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Shelton Turns Pro Ahead Of US Open

  • Posted: Aug 23, 2022

Shelton Turns Pro Ahead Of US Open

#NextGenATP American has soared into the Top 200

Ben Shelton, the #NextGenATP American who reached the third round of last week’s Western & Southern Open, announced on social media Tuesday that he is turning professional. The 19-year-old won the NCAA Singles Championship last year while competing for the University of Florida.

“After sitting down with my parents this weekend, I have decided to forgo my last two years of eligibility and turn pro. While this wasn’t an easy decision, I’m excited for the next chapter in my career,” Shelton wrote. “I want to thank the University of Florida for two incredible years. It has been a once in a lifetime experience to become part of the Florida Family, and to compete for National Championships. These are memories I’ll cherish forever.

“I have made brothers for life. I’m grateful for my teammates, coaches, and support staff at UF who have been there for me my whole collegiate career, and helped shape me into the person I am today. I would also like to thank my family, who have always taught me to BELIEVE in God, and myself, while pushing me to stay balanced in everything I do. God is good.

“With that, I am going to continue my finance degree online while travelling on tour. I can’t wait to get out there, expand my horizons, and see what this next chapter has in store. Gator Nation, I will be repping all over the world! I’m pumped to see everyone at the US Open. CHOMP CHOMP 🐊”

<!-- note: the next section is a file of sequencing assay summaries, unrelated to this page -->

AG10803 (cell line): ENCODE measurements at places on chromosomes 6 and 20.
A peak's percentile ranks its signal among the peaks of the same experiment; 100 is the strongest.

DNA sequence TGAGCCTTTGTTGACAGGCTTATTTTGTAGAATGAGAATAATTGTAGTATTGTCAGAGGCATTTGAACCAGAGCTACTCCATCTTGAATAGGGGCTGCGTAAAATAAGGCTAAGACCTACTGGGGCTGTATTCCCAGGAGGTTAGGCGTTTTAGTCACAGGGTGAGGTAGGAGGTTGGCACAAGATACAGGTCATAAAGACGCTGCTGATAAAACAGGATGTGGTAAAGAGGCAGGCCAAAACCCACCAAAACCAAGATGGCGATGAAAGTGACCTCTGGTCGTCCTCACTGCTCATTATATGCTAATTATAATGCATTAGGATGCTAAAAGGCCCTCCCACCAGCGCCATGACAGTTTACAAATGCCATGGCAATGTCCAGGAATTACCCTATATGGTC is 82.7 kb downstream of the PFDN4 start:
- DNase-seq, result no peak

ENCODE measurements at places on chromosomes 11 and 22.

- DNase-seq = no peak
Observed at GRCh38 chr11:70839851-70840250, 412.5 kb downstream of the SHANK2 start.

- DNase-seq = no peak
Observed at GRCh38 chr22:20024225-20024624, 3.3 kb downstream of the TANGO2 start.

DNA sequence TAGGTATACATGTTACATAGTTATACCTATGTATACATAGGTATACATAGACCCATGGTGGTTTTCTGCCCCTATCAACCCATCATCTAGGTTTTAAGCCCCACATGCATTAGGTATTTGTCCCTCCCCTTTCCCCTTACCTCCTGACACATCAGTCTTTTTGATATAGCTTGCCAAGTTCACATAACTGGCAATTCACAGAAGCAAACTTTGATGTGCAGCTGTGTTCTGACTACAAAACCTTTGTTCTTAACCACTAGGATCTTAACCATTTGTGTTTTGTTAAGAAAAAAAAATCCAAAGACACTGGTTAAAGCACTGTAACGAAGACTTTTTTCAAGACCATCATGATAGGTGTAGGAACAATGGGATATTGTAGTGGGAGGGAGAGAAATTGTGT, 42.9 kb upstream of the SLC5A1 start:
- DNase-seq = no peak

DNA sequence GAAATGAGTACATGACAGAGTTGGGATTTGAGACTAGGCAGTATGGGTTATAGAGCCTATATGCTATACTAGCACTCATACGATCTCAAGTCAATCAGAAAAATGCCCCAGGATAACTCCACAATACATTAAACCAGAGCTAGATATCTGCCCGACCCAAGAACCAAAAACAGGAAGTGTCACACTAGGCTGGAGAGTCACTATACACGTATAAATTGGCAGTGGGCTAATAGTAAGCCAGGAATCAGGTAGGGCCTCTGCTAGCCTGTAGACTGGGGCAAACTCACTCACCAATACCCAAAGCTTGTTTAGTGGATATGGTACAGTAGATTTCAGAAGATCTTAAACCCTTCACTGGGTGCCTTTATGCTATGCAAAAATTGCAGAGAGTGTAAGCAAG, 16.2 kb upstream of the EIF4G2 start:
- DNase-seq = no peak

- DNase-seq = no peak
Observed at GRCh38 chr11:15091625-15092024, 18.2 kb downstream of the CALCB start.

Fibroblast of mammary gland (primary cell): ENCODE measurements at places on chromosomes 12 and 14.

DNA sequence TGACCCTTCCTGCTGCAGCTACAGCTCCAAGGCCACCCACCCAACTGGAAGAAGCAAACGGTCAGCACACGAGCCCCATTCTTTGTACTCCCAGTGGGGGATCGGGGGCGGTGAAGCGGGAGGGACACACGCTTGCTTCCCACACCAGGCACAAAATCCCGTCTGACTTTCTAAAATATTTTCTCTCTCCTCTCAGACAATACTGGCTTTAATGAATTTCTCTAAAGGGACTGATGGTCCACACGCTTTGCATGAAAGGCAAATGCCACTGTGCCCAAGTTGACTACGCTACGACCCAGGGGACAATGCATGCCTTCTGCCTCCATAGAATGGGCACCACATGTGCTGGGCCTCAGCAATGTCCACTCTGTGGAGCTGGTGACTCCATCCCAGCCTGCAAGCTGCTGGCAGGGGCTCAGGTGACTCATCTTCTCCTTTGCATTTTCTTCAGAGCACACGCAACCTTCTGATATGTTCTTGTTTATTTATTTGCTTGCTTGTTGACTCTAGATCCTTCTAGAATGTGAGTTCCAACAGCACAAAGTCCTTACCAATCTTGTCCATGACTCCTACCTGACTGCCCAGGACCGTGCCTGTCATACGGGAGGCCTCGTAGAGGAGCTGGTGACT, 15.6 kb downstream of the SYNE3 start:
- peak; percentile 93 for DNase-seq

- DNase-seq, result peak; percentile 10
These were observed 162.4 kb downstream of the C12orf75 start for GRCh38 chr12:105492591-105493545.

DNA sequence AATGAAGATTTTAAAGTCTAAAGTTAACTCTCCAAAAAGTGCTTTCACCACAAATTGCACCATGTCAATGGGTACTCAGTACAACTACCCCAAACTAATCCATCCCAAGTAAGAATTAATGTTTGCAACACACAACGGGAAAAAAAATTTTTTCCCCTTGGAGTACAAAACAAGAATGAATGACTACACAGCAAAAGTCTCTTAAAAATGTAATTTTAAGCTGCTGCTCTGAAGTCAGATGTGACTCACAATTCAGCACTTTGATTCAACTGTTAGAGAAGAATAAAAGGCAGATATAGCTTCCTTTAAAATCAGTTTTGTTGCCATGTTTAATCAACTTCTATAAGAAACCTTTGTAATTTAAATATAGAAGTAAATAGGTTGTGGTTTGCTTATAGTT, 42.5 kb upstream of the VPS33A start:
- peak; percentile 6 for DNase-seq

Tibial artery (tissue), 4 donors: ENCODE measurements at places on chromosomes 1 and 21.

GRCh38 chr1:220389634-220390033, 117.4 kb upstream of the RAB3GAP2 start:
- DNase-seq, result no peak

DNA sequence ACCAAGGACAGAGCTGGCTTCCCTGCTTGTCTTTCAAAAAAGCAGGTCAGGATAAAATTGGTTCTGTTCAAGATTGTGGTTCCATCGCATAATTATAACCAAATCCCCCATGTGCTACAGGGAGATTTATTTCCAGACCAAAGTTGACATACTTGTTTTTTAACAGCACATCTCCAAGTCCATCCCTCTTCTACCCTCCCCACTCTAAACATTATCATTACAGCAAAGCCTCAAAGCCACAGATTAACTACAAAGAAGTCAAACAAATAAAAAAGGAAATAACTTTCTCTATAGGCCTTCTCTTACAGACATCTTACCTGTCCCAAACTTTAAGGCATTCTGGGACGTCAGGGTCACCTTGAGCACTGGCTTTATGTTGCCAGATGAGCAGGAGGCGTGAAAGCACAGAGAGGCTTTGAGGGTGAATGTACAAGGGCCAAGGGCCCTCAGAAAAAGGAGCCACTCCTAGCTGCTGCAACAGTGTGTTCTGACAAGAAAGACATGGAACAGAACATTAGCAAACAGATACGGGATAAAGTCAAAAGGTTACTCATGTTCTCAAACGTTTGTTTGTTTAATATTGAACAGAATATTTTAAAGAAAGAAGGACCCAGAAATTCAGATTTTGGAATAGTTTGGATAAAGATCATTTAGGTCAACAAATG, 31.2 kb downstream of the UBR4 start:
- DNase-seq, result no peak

The lefty began the year at No. 573 in the Pepperstone ATP Rankings. Shelton climbed to a career-high No. 171 after his run in Cincinnati, where he stunned Casper Ruud in the second round. He has also earned a 14-5 record on the ATP Challenger Tour this season, including runs to the championship match in Rome, Georgia and Chicago, Illinois.

Shelton, who received a wild card into the main draw of the US Open, is 13th in the Pepperstone ATP Race To Milan. The teen will try to qualify for the Intesa Sanpaolo Next Gen ATP Finals, which will be played in Milan from 8-12 November.

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Hard-Worker Tseng Aiming To Make Long-Term Mark

  • Posted: Aug 23, 2022

Hard-Worker Tseng Aiming To Make Long-Term Mark

#NextGenATP 20-year-old is eighth in the Pepperstone ATP Live Race To Milan

Asia has a new star in the making. His name? Chun-Hsin Tseng.

The #NextGenATP player from Chinese Taipei has soared to new heights over the past year, capturing three ATP Challenger Tour titles, including two this season. That has helped propel him to a career-high No. 83 in the Pepperstone ATP Rankings.

Through a combination of hard work and natural talent, Tseng is now enjoying success around the world on a weekly basis. However, the road to the top has been far from easy, with the 21-year-old negotiating a series of obstacles to get to this point.